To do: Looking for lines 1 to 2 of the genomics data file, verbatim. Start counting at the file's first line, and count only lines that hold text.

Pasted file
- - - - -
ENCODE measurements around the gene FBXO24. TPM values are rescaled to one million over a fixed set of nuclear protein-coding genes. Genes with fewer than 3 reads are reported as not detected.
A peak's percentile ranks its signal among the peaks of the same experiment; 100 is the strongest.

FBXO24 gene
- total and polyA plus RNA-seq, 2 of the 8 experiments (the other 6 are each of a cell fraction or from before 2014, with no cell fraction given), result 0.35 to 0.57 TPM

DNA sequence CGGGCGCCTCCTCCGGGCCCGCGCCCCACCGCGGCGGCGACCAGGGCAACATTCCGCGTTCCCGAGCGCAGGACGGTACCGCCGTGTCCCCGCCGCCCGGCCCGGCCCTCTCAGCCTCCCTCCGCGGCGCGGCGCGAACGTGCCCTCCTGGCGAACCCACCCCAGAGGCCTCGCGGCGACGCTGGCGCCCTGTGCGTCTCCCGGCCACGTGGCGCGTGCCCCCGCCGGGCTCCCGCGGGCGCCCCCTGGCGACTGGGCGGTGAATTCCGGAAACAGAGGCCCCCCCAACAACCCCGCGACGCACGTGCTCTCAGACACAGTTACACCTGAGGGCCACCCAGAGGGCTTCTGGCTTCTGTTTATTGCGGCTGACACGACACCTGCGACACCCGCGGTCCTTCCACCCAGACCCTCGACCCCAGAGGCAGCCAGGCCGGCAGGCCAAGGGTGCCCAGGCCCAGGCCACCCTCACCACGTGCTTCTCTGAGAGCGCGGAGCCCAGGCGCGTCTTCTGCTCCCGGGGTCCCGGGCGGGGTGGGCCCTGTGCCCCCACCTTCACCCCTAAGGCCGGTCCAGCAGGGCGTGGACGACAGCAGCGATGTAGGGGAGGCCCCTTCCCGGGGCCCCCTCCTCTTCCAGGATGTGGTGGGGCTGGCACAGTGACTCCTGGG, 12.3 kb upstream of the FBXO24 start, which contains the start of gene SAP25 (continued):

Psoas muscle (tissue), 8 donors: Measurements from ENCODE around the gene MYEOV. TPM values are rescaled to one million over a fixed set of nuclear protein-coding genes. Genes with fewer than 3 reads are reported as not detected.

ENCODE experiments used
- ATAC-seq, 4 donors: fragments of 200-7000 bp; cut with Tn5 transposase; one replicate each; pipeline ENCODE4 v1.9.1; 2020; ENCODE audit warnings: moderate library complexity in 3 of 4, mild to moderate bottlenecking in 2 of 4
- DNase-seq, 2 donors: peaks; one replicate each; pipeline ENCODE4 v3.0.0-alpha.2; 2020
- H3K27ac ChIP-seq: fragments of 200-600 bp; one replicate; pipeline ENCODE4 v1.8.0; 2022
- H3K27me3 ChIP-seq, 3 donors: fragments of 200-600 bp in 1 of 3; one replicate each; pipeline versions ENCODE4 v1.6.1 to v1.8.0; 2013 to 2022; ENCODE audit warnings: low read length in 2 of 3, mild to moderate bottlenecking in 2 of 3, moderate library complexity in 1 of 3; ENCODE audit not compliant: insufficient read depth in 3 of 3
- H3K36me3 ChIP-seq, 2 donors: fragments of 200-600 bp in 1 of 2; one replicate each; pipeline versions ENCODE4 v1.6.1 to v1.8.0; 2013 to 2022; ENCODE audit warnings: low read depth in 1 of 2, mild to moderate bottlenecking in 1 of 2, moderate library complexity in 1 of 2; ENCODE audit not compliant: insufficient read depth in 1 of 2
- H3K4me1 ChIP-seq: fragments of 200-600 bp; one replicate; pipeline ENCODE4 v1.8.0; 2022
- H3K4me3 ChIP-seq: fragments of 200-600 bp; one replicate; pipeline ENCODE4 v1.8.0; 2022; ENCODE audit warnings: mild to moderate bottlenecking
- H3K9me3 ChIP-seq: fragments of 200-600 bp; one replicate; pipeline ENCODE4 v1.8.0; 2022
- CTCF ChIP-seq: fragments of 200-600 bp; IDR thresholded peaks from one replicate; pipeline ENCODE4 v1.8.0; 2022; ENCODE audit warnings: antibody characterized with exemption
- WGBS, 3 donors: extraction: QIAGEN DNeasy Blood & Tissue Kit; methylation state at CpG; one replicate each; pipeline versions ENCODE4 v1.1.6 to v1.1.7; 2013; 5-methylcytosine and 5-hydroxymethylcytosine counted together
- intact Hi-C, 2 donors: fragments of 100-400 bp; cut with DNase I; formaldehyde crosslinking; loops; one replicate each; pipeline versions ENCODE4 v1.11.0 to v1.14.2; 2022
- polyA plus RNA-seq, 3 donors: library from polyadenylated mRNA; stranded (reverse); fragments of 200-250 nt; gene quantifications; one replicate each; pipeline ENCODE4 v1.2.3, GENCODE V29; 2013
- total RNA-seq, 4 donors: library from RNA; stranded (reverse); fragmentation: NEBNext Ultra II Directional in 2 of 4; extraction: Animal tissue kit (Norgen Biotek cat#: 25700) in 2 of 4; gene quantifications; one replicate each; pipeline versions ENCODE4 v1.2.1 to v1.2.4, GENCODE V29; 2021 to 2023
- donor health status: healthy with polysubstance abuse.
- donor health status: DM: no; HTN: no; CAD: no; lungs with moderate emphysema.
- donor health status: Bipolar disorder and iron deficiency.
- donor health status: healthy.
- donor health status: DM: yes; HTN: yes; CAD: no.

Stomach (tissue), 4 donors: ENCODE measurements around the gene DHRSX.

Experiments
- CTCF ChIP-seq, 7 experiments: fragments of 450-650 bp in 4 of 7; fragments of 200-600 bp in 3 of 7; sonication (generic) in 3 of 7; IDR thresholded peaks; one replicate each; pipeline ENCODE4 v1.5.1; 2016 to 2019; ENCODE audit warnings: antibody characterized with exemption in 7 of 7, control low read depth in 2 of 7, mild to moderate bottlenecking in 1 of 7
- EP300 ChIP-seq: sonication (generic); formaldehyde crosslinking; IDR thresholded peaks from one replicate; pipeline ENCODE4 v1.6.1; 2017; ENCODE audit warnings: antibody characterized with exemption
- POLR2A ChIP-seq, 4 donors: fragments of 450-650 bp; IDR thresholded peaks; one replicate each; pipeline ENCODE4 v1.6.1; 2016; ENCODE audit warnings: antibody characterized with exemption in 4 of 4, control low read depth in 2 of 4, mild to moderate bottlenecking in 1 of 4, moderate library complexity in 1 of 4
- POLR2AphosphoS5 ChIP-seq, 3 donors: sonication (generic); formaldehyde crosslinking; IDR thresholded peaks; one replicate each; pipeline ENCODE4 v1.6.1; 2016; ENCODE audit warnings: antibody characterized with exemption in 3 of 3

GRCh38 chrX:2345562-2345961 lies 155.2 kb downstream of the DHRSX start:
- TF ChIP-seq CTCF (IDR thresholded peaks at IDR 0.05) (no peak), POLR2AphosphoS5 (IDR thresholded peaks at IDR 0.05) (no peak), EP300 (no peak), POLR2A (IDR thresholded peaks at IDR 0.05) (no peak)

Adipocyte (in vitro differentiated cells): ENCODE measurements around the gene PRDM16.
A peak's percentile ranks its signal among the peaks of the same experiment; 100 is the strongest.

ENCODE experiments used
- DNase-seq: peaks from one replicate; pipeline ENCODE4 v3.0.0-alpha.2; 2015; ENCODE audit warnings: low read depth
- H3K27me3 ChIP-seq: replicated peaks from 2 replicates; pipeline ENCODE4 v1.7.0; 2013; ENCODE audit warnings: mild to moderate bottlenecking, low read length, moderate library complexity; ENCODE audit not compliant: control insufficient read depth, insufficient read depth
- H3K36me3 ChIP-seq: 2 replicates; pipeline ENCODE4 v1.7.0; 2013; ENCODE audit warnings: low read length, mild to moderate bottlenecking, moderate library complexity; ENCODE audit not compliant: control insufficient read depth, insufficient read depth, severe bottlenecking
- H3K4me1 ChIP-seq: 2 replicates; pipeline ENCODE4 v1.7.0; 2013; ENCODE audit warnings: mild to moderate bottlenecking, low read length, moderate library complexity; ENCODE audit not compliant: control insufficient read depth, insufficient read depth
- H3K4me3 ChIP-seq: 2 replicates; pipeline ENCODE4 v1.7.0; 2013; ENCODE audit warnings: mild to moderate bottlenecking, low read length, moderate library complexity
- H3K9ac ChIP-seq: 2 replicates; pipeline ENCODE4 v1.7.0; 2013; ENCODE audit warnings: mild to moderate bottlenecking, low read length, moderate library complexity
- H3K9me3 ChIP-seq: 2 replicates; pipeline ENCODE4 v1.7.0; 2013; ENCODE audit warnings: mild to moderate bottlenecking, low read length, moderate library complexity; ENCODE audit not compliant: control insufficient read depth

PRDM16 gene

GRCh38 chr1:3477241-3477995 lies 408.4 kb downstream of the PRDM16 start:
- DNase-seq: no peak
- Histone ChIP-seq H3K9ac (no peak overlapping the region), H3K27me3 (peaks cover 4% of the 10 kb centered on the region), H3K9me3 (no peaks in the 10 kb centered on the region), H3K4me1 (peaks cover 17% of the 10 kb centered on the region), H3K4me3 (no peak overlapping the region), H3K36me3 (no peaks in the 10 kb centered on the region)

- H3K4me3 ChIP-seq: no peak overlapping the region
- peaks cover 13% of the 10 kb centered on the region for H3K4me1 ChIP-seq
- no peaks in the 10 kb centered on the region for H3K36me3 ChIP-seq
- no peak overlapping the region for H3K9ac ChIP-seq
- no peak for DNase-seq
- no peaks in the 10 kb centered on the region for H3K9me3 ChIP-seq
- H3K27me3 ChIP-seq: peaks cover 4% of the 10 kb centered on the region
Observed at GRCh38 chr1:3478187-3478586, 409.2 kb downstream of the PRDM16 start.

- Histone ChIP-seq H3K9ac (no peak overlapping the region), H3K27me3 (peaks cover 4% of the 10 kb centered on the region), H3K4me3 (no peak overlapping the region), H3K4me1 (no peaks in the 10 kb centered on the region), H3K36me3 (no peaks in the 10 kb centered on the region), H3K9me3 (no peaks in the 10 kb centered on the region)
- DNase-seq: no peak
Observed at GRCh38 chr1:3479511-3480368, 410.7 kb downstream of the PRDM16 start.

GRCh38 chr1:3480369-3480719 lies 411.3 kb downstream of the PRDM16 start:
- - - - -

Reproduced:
ENCODE measurements around the gene FBXO24. TPM values are rescaled to one million over a fixed set of nuclear protein-coding genes. Genes with fewer than 3 reads are reported as not detected.
A peak's percentile ranks its signal among the peaks of the same experiment; 100 is the strongest.